All the World's a Stage
A novel by Bronwen Welsh
Chapter 8 A visit to Bridchester
Mum finally released me from her hug, and holding me at arm's length looked at me critically.
“Harriet, my dear, you look pale. Are you eating properly?”
I smiled at her. “My specialist Dr McLeish said the same thing, and you know what, you're both right. The only difference is that you've diagnosed me for free. I've had some blood tests done and my haemoglobin and iron levels are a bit low, so she's put me on iron tablets for a month and told me to more eat vegetables and fruit that are high in iron. I guess it will take a few weeks to make a difference.”
“I think what you need is some good home-cooked meals,” said Mum.
“Oh yes please!” was my response.
“Well, take your things upstairs and I'll see what I can do.”
“I think I might change Mum. Do you think I look a bit 'butch' in trousers?”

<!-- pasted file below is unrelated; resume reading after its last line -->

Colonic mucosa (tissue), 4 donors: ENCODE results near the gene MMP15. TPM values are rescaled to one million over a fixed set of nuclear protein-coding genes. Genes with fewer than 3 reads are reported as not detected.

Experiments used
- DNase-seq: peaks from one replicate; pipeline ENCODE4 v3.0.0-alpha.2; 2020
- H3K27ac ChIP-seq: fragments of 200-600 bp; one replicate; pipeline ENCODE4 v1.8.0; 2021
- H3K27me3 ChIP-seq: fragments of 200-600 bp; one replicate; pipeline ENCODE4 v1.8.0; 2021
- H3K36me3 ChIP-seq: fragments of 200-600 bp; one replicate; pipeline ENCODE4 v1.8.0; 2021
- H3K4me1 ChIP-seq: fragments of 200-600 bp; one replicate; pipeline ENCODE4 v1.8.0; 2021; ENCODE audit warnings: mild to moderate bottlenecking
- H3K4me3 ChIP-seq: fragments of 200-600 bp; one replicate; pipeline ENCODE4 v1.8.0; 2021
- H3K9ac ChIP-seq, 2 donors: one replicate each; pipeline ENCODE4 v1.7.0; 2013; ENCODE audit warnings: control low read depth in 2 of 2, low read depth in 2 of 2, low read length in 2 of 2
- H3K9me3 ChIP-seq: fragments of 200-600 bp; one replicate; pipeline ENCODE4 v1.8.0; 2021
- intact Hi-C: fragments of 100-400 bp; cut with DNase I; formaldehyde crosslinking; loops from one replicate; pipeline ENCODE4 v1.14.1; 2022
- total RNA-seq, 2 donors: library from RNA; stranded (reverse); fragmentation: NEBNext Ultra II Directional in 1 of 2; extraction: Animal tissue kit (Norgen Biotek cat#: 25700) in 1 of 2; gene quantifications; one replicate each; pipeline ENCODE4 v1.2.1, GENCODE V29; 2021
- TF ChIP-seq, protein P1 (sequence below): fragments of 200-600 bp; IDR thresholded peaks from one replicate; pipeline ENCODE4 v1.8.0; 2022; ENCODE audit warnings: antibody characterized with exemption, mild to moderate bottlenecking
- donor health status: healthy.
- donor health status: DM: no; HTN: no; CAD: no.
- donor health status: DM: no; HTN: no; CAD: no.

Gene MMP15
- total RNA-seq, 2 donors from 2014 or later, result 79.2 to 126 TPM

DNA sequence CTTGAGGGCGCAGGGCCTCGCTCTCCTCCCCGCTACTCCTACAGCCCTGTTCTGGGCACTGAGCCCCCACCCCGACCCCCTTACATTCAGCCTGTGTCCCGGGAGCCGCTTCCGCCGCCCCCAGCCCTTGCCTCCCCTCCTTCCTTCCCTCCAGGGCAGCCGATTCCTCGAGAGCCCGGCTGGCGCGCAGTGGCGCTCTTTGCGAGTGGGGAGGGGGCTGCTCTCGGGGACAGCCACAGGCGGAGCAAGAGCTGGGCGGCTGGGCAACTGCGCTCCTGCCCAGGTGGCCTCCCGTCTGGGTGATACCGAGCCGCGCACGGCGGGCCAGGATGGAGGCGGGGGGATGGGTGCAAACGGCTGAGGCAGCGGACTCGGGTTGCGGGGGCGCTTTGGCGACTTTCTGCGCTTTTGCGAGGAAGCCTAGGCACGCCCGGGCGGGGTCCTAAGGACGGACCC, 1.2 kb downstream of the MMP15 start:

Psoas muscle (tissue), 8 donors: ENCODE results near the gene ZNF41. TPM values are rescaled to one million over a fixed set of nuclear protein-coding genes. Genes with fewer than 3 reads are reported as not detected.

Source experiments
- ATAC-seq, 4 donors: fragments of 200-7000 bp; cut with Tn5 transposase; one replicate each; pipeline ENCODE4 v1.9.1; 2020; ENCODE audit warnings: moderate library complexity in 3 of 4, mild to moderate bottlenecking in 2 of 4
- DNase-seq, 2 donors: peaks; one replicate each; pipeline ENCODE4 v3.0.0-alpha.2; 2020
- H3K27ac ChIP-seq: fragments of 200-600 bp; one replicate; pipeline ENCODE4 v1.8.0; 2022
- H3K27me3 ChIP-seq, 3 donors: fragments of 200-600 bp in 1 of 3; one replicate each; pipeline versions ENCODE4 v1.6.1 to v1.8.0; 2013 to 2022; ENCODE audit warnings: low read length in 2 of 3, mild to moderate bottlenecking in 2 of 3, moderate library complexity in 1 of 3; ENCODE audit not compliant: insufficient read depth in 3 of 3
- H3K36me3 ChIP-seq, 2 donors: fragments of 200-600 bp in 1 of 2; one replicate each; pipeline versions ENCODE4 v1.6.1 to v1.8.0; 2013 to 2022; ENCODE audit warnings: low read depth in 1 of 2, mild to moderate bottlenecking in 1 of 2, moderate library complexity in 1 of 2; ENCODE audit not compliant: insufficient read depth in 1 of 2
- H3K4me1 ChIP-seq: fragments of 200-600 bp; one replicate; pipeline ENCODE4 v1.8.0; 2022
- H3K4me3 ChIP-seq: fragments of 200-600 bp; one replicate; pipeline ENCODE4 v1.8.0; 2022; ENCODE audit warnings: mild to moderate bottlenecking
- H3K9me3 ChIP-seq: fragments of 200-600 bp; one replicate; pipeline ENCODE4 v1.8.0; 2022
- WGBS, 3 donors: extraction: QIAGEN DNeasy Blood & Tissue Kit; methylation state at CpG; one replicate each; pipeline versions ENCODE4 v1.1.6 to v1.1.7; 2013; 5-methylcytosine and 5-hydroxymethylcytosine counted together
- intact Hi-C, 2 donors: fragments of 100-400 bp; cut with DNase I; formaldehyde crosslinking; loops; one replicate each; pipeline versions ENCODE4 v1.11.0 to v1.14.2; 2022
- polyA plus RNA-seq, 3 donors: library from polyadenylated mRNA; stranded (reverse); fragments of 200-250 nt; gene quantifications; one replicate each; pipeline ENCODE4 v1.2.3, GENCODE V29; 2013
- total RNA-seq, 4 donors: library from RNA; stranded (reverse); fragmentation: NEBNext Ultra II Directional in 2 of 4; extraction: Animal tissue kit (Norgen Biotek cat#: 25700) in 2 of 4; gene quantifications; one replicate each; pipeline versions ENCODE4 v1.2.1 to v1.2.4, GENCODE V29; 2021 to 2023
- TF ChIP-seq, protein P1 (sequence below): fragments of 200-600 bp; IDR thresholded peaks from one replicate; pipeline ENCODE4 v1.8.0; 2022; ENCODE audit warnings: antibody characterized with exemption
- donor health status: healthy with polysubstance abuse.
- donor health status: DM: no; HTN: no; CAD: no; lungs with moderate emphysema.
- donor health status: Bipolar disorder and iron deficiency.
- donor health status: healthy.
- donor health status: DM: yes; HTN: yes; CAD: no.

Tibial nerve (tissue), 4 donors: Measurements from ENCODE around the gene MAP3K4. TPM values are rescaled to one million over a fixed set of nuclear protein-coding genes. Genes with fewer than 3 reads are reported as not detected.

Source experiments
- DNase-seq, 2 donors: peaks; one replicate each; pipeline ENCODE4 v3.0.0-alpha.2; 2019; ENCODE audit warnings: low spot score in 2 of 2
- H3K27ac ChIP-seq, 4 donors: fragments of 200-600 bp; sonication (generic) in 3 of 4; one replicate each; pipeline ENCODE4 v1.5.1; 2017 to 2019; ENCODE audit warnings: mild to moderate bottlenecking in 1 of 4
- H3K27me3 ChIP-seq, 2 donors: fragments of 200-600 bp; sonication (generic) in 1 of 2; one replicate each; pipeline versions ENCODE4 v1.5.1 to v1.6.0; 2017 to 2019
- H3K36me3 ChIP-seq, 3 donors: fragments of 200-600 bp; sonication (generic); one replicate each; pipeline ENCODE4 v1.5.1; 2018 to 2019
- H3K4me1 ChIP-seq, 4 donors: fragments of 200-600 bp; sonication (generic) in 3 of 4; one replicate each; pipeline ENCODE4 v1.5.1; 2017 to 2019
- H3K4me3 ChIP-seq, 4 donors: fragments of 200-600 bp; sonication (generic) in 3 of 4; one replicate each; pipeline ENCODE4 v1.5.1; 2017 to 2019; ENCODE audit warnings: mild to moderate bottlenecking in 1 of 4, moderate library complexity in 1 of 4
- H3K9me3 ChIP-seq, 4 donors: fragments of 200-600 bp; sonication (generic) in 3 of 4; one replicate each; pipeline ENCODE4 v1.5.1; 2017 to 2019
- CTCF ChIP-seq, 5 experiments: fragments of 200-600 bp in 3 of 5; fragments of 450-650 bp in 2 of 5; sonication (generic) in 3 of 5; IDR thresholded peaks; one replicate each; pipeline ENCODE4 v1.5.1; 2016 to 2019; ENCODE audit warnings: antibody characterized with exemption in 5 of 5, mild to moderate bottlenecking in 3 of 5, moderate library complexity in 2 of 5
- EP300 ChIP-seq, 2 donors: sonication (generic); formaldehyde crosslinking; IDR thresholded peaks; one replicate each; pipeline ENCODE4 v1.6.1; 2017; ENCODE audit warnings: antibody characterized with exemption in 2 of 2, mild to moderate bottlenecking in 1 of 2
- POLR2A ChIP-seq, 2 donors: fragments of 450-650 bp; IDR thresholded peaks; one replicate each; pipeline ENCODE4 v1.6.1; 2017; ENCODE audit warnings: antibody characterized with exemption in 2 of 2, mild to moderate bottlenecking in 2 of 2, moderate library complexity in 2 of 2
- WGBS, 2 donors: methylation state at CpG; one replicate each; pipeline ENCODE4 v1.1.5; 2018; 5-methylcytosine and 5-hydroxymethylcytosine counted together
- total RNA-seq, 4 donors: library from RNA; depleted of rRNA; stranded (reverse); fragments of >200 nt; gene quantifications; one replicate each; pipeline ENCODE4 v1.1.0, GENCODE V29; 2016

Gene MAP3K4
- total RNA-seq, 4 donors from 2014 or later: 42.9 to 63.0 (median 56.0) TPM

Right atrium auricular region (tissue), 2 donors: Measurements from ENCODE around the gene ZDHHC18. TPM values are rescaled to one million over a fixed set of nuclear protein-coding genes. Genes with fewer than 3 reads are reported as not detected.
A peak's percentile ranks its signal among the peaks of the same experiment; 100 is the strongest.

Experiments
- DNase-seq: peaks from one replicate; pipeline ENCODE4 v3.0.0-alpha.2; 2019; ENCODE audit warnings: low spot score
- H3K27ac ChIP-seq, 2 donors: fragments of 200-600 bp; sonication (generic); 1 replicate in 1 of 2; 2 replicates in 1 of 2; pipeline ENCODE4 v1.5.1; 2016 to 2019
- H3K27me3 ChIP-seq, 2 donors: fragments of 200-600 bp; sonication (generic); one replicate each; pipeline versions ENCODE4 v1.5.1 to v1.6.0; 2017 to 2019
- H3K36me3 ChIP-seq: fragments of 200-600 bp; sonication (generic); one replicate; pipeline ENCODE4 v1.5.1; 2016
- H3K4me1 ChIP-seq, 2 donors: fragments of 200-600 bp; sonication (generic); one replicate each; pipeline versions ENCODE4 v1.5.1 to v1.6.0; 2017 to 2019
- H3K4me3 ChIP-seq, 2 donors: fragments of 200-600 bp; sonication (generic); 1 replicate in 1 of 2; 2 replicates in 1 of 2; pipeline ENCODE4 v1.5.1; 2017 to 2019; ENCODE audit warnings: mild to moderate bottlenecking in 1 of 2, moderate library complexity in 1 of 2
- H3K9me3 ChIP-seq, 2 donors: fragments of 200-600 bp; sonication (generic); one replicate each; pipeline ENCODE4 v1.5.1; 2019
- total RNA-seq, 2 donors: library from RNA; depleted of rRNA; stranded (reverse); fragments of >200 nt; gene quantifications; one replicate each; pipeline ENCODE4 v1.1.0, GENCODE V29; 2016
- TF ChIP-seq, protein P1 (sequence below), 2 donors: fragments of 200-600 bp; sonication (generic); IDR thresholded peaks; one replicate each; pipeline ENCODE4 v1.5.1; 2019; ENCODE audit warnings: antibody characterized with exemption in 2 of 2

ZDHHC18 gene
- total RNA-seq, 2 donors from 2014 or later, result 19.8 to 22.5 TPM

She laughed. “There are many adjectives that come to mind when I look at you Harriet, but 'butch' isn't one of them. Don't bother to change on my account. Emma has invited us around for lunch tomorrow so you might like to save a change of clothes until then.”
I took her at her word, and carried my suitcase and clothes up to my bedroom. It looked just as I'd left it and I remembered how delighted I had been when I returned from London while playing in 'Dear Brutus' and seen how Mum had arranged to turn it into a girl's bedroom. I still become quite emotional when I think of that.